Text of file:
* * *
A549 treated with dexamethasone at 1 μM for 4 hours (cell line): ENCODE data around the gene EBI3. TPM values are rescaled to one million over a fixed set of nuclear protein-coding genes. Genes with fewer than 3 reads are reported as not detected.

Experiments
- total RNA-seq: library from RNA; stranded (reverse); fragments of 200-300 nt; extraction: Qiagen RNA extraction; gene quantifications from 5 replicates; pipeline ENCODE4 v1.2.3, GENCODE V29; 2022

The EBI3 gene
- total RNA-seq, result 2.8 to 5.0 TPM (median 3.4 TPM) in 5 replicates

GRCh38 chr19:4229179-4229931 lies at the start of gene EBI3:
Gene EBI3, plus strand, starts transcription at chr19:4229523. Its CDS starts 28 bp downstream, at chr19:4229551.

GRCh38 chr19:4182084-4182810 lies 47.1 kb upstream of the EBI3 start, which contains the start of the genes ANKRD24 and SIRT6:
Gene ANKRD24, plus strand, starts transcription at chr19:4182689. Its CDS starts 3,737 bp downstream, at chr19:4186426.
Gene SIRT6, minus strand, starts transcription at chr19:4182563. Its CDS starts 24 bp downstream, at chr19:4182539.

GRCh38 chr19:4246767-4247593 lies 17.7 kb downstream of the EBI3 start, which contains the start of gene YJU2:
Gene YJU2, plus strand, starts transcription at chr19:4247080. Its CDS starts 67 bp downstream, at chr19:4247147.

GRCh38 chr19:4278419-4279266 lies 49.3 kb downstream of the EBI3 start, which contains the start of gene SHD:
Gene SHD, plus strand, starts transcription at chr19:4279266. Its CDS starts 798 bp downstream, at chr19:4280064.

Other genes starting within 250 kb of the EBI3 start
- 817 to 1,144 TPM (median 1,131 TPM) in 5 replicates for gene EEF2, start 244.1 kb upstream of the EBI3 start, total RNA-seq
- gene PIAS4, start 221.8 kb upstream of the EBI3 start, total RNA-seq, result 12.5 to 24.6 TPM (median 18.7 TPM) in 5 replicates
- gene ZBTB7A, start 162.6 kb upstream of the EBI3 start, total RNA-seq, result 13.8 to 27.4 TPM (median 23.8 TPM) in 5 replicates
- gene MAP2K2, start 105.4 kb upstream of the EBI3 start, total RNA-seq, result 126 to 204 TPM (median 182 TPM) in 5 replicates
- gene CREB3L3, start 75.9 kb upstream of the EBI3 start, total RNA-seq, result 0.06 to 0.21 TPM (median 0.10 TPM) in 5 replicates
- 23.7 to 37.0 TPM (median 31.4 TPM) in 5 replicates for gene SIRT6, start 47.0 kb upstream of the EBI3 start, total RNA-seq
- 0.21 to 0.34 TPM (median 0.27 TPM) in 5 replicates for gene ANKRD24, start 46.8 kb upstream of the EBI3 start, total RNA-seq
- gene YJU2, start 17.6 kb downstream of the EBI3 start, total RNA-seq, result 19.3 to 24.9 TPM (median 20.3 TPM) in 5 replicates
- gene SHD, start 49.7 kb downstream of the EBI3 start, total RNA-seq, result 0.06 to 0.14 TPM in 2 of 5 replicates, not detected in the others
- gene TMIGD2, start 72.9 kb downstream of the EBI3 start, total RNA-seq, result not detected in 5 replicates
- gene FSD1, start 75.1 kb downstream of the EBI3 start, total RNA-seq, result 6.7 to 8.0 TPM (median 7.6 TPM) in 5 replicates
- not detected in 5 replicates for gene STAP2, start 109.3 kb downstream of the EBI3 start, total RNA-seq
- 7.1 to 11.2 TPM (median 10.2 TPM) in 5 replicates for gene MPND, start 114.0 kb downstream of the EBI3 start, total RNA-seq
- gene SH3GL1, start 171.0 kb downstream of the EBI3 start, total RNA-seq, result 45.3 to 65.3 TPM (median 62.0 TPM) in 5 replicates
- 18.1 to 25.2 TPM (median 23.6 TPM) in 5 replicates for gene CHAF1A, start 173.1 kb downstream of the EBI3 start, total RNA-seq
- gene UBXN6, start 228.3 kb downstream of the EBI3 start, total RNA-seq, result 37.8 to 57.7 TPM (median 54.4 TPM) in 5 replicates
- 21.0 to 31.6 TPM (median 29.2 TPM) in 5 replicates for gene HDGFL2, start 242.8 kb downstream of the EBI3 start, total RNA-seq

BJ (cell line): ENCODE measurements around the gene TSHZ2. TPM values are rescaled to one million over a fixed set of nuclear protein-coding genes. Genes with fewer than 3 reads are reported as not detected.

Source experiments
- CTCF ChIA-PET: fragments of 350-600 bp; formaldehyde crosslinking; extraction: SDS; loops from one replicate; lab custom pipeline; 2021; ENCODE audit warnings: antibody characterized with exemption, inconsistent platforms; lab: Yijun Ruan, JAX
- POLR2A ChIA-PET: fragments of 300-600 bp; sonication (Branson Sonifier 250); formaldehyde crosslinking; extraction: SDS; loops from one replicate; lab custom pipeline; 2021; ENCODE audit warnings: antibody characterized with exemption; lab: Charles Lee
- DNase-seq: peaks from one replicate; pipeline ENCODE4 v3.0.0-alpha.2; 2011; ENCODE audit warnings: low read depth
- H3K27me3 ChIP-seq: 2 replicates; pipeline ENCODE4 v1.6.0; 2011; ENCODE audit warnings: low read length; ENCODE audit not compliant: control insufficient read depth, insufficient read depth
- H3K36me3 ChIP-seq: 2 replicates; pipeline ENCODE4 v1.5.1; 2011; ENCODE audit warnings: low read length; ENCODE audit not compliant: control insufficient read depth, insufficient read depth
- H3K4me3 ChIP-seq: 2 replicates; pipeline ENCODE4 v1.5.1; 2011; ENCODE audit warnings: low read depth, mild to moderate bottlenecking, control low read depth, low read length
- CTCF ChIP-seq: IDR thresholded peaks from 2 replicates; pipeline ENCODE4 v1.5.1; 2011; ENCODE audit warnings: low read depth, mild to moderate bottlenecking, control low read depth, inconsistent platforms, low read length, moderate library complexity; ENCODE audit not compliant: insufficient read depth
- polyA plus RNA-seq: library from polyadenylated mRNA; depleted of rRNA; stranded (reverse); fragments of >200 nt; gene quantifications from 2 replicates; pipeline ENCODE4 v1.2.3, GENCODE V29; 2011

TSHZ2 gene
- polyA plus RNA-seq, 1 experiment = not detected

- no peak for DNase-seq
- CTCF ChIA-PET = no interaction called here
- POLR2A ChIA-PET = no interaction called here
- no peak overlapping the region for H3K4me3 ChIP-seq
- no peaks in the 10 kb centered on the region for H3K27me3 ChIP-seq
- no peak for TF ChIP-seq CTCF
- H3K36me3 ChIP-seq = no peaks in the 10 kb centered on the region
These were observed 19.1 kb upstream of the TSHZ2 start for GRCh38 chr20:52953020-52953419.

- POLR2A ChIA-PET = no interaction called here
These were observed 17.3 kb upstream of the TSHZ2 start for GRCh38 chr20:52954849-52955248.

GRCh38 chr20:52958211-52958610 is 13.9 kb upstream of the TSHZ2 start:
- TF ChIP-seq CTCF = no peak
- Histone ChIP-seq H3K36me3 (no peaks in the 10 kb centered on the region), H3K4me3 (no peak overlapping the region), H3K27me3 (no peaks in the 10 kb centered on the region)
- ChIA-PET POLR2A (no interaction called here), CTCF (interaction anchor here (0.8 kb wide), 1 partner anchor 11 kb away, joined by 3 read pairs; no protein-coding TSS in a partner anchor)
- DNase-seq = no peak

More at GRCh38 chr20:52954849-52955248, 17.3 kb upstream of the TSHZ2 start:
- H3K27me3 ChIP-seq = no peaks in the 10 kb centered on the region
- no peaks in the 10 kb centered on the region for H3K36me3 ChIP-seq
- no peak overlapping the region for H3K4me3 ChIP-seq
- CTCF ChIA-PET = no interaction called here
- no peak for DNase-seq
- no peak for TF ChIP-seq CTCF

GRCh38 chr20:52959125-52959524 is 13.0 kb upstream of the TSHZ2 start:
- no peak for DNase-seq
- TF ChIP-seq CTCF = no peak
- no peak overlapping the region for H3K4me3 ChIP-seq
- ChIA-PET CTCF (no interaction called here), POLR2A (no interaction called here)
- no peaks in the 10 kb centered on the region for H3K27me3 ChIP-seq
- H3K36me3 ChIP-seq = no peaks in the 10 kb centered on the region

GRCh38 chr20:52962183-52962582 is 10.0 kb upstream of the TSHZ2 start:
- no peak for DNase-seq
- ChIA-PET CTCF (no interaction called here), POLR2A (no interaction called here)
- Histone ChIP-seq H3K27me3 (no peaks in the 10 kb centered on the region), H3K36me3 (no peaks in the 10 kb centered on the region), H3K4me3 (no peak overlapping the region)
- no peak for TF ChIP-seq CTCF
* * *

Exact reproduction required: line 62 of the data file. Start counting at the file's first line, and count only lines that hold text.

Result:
- no peaks in the 10 kb centered on the region for H3K36me3 ChIP-seq